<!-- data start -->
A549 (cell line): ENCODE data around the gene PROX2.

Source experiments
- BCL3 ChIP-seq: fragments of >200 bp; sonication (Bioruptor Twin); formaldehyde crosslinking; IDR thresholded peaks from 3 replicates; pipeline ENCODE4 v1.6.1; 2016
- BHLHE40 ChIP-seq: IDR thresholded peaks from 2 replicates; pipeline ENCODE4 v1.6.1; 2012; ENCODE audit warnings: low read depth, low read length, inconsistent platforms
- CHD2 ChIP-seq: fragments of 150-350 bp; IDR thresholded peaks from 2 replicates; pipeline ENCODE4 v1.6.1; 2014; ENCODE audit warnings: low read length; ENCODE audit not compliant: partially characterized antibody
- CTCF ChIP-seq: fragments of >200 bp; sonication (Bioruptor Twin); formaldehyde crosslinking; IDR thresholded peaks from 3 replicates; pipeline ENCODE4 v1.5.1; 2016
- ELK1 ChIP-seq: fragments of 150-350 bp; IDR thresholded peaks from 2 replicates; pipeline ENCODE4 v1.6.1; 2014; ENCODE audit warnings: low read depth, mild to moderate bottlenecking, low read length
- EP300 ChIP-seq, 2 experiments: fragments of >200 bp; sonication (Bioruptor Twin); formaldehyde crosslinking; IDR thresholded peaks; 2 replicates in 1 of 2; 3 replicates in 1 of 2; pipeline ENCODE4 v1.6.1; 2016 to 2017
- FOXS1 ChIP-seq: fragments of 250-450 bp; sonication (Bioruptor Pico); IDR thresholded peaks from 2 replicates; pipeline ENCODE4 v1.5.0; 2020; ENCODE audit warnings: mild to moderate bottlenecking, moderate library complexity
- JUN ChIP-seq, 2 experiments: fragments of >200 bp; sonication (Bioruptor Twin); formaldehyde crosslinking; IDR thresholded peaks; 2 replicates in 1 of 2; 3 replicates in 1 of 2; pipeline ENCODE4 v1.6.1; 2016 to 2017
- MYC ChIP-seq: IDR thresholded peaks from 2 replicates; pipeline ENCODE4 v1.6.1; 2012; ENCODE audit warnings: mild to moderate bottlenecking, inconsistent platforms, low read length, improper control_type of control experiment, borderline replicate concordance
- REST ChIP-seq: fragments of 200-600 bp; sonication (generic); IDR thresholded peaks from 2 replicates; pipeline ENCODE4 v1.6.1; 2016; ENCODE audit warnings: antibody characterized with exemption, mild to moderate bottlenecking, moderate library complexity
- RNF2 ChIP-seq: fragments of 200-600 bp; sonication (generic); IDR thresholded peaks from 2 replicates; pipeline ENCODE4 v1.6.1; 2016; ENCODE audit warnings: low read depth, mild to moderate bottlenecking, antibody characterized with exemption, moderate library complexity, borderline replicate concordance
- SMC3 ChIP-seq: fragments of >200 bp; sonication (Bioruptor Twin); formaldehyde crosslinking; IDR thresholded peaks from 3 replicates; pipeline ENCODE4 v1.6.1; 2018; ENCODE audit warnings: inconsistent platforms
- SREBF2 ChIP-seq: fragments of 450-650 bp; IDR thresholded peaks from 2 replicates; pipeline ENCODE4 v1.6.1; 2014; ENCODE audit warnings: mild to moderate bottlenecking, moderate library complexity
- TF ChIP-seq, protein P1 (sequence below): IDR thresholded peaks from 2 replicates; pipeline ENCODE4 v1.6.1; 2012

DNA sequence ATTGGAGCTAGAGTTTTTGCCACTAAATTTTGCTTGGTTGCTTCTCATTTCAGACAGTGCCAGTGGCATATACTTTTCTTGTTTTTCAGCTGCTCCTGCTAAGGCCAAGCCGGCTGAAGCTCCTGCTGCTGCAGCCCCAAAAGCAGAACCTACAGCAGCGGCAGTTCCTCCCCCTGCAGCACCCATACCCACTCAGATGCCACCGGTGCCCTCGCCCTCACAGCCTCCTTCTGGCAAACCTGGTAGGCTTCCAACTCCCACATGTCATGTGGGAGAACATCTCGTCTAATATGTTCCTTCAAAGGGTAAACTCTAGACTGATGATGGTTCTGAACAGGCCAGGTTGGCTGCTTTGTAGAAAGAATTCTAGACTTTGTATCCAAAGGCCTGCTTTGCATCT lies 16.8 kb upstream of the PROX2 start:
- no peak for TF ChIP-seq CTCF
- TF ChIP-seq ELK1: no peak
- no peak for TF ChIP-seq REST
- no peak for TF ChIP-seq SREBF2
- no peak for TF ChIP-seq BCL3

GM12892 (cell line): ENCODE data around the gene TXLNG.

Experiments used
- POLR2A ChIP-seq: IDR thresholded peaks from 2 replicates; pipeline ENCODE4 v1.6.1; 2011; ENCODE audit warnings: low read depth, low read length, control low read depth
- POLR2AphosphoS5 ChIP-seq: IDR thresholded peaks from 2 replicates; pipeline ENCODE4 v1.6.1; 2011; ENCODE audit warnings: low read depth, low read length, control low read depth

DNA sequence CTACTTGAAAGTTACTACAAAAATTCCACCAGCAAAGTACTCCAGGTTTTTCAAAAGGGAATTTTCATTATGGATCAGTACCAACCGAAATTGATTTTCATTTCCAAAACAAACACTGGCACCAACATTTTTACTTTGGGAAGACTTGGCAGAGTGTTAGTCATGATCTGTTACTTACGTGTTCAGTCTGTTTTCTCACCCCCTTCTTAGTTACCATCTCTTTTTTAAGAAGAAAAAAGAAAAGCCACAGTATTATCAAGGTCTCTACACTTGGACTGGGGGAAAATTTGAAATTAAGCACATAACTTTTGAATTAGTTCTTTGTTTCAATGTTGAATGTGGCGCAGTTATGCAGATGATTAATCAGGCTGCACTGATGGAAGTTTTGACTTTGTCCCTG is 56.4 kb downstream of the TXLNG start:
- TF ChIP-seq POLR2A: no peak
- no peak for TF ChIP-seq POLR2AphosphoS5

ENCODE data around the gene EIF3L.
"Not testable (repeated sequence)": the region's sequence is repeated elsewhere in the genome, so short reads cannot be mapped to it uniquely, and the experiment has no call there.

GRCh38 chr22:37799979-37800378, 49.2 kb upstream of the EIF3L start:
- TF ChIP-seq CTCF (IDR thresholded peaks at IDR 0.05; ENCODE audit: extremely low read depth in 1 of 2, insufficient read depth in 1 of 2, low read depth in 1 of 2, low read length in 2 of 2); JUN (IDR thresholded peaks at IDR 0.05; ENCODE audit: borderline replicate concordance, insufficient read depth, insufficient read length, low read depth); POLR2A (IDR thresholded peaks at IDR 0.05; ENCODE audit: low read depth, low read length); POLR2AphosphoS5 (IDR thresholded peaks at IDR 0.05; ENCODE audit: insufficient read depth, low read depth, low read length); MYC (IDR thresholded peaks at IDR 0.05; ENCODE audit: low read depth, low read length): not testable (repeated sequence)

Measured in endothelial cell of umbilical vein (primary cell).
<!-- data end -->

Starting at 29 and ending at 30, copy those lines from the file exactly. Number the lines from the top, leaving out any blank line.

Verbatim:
- no peak for TF ChIP-seq POLR2AphosphoS5

ENCODE data around the gene EIF3L.